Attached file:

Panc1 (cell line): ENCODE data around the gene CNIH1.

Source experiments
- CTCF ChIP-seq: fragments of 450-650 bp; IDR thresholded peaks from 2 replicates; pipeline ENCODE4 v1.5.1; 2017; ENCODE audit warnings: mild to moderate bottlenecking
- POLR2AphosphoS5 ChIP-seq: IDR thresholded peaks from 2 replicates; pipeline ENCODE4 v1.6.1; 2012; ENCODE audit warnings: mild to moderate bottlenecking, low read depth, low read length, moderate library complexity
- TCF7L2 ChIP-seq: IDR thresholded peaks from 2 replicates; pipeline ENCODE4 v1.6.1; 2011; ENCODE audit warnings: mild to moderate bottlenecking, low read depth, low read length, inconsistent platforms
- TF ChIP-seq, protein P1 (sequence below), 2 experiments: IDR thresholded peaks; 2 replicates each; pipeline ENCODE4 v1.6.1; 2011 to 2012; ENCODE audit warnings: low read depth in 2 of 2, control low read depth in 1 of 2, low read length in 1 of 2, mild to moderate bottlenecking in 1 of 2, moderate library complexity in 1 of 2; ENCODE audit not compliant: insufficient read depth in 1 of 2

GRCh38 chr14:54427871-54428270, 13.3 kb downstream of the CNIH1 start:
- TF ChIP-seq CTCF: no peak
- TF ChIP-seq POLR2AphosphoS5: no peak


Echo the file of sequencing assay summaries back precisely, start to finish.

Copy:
Panc1 (cell line): ENCODE data around the gene CNIH1.

Source experiments
- CTCF ChIP-seq: fragments of 450-650 bp; IDR thresholded peaks from 2 replicates; pipeline ENCODE4 v1.5.1; 2017; ENCODE audit warnings: mild to moderate bottlenecking
- POLR2AphosphoS5 ChIP-seq: IDR thresholded peaks from 2 replicates; pipeline ENCODE4 v1.6.1; 2012; ENCODE audit warnings: mild to moderate bottlenecking, low read depth, low read length, moderate library complexity
- TCF7L2 ChIP-seq: IDR thresholded peaks from 2 replicates; pipeline ENCODE4 v1.6.1; 2011; ENCODE audit warnings: mild to moderate bottlenecking, low read depth, low read length, inconsistent platforms
- TF ChIP-seq, protein P1 (sequence below), 2 experiments: IDR thresholded peaks; 2 replicates each; pipeline ENCODE4 v1.6.1; 2011 to 2012; ENCODE audit warnings: low read depth in 2 of 2, control low read depth in 1 of 2, low read length in 1 of 2, mild to moderate bottlenecking in 1 of 2, moderate library complexity in 1 of 2; ENCODE audit not compliant: insufficient read depth in 1 of 2

GRCh38 chr14:54427871-54428270, 13.3 kb downstream of the CNIH1 start:
- TF ChIP-seq CTCF: no peak
- TF ChIP-seq POLR2AphosphoS5: no peak